In a college philosophy class that met one chilly spring years ago in a large classroom with many windows, I sat three seats over and two back from a wispy, pale-skinned, brown-haired girl. Her clothes were dark, heavy, and shapeless—thick gray pullovers and dark skirts with black tights and clunky lace-up boots, all covered up by a long boxy wool coat. Her shoulder-length hair was glossy and straight, except for a gentle bend at her cheek. She was strange. That brown hair, the delicate chin, the good cheekbones, and that washed-out complexion along with her clear, melodious voice and her drawn shoulders and small, careful steps—no stride, no attitude, nothing commanding there—made her an oddity. She was just a few bits and pieces when you open the closet door looking for something breathtaking. She was quietly plain in that preppy time and place, happy to be nobody in particular, a gray shadow in a room of boys in blue oxford shirts and girls in Fair Isle sweaters of dusty rose and butterscotch.
Our teacher wore a tie and a suit coat to class every day, and he called on us by our surnames, Mr. Webster or Miss Clarkson, and formally repeated the names on thanking us for our thoughts. I don’t remember her name, though she was not afraid to give an opinion and the teacher must have used the name in every class. Some years later, in a graduate seminar, the teacher warned us that learning was not a spectator sport, so in that class students spoke up when they had something to say, and didn’t need to be lured onto the playing field. But in the philosophy class, during my first year of college, learning the rules precluded playing the game, and I made sure not to open my mouth. Besides, what need—what good?—when the pale girl was soon established as the star. If someone else threw out a thought, the teacher would bat it her way; if no one said anything, he would turn to her to get the ball rolling; if the class was divided over a question, he asked her opinion to decide the matter.
Those classes were sometimes interminable, sometimes flew by. One day the pale girl came dressed as usual in her heavy coat, but shrugging out of it she revealed a bone-white ribbed turtleneck that encircled her neck like a ruff, such as a queen in Shakespeare’s time might have worn or a Spanish princess in a brocade gown of rust and emerald. But she was no queen and wore no finery, and even the turtleneck seemed to dim until by class’s end it was all of a piece with her browns and grays, and she was again retiring, muted, shadowy. Yet day after day, when our teacher turned to her it was as if a high counselor were opening a door to usher her into the throne room. Or like an ornithologist parting the branches to coax into the light the source of the birdsong. But there was no astonishing display of colors, no eye-catching ruffs and gilded feathers, just one small drab specimen, flitting through the bushes, one girl, twisting slightly in her seat.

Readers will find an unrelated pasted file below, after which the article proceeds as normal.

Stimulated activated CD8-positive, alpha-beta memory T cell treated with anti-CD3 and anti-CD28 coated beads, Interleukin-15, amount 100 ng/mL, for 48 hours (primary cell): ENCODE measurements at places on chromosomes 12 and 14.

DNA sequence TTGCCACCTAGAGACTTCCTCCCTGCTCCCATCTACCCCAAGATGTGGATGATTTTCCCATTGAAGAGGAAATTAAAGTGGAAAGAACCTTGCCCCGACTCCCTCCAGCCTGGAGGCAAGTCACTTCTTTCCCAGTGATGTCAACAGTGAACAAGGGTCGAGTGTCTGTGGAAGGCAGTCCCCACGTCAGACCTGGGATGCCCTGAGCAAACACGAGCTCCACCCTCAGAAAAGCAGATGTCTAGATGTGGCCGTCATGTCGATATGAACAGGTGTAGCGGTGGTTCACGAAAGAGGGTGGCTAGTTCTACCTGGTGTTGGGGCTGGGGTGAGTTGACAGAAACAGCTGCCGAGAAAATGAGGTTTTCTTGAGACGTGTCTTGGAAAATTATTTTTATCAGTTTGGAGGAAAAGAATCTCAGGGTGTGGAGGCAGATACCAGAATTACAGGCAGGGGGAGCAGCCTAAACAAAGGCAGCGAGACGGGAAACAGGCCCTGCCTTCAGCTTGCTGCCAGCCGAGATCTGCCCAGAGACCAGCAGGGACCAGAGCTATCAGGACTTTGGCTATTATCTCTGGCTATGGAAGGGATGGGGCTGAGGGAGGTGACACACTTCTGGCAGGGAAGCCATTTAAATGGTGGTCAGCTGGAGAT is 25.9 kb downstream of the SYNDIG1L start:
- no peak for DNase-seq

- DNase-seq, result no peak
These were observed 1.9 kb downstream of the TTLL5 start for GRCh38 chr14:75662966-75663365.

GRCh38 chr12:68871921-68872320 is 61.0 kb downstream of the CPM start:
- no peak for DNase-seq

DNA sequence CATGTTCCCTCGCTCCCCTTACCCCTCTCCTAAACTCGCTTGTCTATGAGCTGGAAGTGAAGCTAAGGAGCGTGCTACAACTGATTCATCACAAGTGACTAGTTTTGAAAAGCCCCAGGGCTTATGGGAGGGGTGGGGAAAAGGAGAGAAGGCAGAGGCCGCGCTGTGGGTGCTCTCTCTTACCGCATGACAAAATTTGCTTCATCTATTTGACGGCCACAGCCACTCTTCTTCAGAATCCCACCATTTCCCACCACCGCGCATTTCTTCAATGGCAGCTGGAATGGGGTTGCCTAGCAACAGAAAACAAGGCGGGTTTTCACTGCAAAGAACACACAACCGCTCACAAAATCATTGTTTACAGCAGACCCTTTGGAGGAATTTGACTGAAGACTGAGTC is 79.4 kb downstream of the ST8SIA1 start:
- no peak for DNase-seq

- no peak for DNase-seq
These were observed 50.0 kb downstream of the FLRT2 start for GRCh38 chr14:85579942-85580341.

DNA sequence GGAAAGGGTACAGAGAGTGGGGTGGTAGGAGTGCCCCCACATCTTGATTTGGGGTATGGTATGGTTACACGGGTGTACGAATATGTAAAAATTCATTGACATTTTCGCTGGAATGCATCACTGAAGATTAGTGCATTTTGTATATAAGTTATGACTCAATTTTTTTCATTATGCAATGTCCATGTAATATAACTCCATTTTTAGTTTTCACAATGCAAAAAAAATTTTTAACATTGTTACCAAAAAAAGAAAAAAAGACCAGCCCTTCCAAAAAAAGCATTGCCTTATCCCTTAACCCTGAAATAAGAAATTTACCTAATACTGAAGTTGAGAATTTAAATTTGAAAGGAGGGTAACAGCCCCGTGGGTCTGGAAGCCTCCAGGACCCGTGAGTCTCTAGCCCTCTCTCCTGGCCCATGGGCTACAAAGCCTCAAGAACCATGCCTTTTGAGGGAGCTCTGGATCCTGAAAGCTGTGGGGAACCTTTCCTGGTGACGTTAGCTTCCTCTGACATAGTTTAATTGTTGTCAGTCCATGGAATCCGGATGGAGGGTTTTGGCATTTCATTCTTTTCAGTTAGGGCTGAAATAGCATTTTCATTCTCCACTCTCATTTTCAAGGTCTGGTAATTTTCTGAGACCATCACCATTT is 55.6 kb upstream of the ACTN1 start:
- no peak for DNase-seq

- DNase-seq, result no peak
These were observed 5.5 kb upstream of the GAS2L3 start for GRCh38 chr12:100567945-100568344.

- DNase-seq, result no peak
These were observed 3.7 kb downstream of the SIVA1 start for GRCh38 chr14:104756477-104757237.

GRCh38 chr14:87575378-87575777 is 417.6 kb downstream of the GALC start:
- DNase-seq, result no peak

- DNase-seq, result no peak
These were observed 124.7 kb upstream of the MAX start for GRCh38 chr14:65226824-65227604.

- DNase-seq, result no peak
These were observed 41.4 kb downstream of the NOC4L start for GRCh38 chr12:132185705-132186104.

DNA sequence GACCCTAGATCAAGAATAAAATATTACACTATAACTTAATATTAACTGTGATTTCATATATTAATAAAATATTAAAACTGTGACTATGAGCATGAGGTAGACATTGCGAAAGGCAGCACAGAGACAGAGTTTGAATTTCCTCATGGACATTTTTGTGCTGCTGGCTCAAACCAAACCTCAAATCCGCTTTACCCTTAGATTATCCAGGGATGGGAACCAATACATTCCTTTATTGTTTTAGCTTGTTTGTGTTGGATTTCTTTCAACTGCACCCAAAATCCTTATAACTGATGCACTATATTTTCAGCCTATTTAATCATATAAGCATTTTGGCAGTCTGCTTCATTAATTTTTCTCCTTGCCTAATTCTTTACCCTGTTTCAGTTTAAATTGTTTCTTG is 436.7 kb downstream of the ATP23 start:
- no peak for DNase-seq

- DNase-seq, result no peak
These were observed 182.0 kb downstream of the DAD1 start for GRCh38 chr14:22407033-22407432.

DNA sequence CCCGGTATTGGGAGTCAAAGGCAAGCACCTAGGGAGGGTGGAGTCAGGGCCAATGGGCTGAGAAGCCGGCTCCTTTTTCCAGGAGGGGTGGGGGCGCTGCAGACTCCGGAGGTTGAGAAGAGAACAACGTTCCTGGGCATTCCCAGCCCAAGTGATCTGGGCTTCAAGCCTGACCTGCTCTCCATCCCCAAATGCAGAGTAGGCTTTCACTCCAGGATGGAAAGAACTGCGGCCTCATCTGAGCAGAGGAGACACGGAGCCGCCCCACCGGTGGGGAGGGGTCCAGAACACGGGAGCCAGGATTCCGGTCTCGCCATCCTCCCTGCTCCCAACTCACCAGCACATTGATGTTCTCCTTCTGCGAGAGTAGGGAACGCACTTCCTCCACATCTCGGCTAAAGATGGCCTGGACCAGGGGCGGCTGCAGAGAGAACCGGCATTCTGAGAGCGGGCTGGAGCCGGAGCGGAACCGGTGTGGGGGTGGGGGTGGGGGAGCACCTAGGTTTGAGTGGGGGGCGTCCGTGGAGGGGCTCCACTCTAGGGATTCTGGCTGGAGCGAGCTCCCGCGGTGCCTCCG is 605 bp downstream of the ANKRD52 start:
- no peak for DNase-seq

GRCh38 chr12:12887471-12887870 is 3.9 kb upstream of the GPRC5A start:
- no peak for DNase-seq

Running up and down the lane that passes in front of my house this spring, during the period of confinement, I heard birdsong I never listened to when I was running farther and faster and was confident of getting somewhere. That teacher, all those years ago, diligent, ceremonious, deliberate—he wasn’t parting the branches to let his favorite bird out; he was telling the rest of us to look in. The Spanish say No hay atajo sin trabajo: short cuts don’t work. Don’t expect displays for your edification; go looking. Go on looking. The world we’ve made may soon be in embers, all “Bare ruin’d choirs,” but today the birds still sing.
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